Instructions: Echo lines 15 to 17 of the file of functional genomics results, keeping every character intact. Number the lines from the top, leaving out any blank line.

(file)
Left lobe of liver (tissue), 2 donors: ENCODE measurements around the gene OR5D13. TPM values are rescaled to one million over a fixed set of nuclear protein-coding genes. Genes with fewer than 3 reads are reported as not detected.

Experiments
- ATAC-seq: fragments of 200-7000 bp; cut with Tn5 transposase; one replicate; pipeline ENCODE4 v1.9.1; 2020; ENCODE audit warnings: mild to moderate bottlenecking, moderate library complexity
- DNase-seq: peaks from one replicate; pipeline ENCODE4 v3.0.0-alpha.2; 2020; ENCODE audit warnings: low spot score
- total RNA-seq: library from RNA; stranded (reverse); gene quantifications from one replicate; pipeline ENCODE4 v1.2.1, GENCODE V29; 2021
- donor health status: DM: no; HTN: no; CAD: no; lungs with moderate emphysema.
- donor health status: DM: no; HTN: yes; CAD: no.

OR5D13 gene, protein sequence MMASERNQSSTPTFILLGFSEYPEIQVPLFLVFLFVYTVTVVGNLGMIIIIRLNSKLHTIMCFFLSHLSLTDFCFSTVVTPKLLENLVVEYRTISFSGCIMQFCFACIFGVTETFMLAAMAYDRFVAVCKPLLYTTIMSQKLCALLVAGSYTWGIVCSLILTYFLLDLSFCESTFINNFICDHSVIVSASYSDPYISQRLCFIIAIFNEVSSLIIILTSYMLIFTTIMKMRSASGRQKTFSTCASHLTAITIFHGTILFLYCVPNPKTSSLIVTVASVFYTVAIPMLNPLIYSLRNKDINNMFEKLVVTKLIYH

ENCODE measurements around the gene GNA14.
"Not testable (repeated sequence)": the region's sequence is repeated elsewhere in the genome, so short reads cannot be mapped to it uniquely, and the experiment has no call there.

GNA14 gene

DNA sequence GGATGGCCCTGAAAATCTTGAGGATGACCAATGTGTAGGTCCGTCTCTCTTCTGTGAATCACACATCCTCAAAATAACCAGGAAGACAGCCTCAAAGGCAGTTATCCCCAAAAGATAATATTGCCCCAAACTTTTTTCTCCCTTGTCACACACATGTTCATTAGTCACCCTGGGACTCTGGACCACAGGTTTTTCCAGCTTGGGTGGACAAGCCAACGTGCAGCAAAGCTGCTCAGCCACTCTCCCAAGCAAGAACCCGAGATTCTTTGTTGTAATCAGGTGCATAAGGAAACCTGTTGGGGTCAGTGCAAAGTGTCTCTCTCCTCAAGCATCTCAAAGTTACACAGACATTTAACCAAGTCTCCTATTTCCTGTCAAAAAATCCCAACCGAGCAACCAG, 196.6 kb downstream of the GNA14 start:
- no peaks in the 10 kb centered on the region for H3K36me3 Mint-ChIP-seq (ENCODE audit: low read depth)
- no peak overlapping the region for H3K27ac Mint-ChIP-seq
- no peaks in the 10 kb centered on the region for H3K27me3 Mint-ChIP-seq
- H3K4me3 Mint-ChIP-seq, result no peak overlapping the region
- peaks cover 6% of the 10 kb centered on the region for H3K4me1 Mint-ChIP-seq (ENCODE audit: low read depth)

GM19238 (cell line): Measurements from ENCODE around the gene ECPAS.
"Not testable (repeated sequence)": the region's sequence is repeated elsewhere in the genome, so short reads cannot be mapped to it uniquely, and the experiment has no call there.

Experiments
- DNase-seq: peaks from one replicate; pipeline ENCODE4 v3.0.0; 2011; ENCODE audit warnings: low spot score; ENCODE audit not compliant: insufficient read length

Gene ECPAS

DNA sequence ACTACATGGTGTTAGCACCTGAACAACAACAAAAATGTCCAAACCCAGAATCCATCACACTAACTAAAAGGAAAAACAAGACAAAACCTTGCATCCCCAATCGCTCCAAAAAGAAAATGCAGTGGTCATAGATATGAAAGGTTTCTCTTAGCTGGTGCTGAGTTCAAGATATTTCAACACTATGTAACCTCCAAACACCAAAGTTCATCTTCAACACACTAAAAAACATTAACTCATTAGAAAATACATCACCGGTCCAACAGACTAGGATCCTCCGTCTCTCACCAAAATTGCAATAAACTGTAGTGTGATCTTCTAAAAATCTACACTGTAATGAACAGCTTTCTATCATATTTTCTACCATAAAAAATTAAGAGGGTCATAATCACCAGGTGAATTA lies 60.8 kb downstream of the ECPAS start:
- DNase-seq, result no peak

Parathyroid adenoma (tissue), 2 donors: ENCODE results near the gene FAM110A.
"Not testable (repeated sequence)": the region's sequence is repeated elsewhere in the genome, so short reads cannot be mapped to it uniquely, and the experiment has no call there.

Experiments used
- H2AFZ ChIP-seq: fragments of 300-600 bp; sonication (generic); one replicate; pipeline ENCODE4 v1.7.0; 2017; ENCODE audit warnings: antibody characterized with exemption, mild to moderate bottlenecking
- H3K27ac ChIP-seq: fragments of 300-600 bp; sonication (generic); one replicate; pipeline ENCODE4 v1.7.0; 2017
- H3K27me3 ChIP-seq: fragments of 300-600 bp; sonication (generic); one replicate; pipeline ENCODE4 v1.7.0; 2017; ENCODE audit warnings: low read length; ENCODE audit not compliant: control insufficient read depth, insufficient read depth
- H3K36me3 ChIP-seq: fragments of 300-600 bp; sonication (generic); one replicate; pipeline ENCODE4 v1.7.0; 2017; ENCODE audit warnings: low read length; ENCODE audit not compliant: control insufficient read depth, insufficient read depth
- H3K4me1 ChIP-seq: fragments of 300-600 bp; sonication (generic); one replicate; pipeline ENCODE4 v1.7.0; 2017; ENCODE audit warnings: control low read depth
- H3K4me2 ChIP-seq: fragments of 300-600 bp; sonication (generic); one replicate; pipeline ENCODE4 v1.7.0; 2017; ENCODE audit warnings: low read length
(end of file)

- no peaks in the 10 kb centered on the region for H3K27me3 Mint-ChIP-seq
- H3K4me3 Mint-ChIP-seq, result no peak overlapping the region
- peaks cover 6% of the 10 kb centered on the region for H3K4me1 Mint-ChIP-seq (ENCODE audit: low read depth)